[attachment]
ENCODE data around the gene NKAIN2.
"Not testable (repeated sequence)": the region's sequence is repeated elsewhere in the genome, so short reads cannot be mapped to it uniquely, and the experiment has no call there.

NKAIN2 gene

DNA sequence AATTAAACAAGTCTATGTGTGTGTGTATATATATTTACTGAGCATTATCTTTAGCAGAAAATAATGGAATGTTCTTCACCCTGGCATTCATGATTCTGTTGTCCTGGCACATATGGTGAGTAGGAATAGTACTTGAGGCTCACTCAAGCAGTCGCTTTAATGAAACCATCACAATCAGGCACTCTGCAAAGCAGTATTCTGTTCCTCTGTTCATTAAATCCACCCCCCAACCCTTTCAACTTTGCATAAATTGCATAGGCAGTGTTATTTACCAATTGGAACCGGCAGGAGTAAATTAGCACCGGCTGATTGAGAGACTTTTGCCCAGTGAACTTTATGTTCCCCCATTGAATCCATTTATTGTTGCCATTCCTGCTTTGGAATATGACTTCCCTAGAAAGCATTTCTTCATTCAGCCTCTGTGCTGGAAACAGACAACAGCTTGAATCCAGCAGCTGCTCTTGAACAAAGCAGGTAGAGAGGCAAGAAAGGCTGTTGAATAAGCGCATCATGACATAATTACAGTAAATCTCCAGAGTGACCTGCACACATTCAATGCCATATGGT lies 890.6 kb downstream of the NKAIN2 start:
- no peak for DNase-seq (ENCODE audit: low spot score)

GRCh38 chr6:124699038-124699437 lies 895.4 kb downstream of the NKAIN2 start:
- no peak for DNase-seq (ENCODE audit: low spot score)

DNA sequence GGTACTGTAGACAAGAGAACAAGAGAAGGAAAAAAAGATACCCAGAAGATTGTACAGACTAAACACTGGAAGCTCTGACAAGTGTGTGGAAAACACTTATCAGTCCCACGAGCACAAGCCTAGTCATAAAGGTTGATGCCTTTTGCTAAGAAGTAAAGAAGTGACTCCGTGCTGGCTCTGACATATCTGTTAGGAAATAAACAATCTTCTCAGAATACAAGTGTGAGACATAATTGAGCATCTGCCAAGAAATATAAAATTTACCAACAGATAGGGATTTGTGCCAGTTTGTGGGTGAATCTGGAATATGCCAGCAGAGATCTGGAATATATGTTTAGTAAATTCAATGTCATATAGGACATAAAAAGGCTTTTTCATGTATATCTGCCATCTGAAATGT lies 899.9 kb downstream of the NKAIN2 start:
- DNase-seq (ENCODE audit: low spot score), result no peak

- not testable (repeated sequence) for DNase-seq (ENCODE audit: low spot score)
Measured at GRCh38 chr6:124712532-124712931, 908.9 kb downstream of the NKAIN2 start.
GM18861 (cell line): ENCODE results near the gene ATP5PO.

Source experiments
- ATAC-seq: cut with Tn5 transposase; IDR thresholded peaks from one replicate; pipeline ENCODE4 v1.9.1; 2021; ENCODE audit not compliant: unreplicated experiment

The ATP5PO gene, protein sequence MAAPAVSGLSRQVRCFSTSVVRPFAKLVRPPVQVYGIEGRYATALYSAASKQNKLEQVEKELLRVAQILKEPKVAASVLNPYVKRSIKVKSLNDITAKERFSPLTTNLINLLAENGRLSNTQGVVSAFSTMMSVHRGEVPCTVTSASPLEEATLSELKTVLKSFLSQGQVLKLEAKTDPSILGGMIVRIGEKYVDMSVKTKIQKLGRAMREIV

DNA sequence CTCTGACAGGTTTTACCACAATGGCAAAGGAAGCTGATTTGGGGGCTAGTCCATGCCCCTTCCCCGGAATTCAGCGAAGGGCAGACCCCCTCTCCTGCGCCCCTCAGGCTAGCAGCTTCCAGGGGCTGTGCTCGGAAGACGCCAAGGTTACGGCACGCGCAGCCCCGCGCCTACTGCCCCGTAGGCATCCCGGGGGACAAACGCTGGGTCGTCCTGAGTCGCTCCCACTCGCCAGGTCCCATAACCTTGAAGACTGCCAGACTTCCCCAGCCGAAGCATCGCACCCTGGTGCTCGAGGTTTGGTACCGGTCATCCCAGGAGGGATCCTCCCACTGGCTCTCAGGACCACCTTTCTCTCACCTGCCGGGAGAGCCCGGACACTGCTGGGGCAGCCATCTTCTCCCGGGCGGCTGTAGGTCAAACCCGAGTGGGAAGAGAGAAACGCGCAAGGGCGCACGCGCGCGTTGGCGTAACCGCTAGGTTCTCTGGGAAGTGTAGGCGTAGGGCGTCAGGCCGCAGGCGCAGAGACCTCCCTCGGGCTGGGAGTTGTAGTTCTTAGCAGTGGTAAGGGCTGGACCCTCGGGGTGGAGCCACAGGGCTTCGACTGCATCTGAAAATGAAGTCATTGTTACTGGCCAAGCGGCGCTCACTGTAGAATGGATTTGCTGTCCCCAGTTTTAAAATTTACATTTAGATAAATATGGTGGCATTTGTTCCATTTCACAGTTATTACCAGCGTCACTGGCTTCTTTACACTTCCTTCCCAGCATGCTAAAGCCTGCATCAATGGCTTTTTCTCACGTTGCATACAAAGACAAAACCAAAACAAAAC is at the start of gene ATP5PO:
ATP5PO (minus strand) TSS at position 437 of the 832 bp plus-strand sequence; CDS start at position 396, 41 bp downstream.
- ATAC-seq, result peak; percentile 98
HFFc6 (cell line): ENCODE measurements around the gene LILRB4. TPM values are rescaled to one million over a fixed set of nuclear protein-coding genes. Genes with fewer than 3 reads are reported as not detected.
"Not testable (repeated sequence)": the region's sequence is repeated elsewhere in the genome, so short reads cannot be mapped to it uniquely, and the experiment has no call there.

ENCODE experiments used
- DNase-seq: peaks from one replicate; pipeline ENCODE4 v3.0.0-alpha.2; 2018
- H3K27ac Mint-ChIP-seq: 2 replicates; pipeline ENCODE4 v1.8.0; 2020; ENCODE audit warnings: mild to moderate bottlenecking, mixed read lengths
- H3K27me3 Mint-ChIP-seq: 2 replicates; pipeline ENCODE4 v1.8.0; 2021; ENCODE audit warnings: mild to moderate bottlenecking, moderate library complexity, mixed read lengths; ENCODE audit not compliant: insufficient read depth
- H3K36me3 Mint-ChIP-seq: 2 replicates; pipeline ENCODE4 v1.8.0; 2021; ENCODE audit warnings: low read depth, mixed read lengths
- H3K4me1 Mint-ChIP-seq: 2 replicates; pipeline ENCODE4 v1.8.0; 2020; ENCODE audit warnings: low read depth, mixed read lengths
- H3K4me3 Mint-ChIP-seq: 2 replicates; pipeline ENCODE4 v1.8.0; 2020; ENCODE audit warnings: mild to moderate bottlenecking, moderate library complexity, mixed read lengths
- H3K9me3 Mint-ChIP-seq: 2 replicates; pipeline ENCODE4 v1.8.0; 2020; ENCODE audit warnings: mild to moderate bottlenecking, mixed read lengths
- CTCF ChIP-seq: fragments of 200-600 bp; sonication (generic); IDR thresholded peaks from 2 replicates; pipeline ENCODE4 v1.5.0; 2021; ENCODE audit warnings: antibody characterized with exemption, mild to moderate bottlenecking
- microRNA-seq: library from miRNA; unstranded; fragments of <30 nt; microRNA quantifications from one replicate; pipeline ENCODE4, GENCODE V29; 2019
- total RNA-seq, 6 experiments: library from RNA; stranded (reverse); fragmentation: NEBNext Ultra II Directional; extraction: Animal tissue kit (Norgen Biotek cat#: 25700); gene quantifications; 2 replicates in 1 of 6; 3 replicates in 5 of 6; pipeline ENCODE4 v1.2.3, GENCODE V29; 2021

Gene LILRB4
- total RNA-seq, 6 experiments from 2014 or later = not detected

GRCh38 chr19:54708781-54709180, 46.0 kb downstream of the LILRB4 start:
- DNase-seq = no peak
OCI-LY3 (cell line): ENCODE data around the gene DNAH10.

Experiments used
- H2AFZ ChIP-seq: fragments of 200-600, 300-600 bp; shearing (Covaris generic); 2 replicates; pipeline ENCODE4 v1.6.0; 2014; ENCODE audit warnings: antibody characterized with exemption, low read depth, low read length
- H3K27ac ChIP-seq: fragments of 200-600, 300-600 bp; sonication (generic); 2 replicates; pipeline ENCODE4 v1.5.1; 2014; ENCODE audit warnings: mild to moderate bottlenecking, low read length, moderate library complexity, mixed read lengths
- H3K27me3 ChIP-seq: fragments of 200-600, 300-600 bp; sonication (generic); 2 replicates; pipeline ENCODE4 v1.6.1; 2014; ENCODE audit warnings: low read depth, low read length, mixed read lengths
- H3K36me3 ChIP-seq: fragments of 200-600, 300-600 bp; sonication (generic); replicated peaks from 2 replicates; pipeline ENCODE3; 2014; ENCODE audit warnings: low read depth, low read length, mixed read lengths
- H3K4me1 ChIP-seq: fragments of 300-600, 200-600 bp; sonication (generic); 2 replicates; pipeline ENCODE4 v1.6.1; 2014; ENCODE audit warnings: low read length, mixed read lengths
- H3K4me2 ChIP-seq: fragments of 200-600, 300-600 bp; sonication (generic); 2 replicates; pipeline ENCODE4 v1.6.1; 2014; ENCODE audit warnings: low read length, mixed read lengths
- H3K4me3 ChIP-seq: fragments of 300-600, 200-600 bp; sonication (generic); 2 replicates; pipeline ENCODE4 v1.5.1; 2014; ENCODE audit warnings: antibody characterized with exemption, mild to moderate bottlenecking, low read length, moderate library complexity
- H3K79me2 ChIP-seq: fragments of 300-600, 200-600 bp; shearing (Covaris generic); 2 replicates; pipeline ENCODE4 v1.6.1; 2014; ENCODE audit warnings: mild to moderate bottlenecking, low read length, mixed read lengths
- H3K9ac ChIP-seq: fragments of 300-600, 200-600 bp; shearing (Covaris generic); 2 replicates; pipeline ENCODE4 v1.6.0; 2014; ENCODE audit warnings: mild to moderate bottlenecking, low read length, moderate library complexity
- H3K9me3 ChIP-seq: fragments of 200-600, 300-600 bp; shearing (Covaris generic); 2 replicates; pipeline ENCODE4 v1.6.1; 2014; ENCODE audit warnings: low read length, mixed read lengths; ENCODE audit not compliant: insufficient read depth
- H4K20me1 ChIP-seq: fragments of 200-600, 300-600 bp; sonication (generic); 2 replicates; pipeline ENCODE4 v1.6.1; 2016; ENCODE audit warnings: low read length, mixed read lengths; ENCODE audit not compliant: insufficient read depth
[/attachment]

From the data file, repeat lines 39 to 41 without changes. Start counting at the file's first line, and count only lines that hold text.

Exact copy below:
- H3K27ac ChIP-seq: fragments of 200-600, 300-600 bp; sonication (generic); 2 replicates; pipeline ENCODE4 v1.5.1; 2014; ENCODE audit warnings: mild to moderate bottlenecking, low read length, moderate library complexity, mixed read lengths
- H3K27me3 ChIP-seq: fragments of 200-600, 300-600 bp; sonication (generic); 2 replicates; pipeline ENCODE4 v1.6.1; 2014; ENCODE audit warnings: low read depth, low read length, mixed read lengths
- H3K36me3 ChIP-seq: fragments of 200-600, 300-600 bp; sonication (generic); replicated peaks from 2 replicates; pipeline ENCODE3; 2014; ENCODE audit warnings: low read depth, low read length, mixed read lengths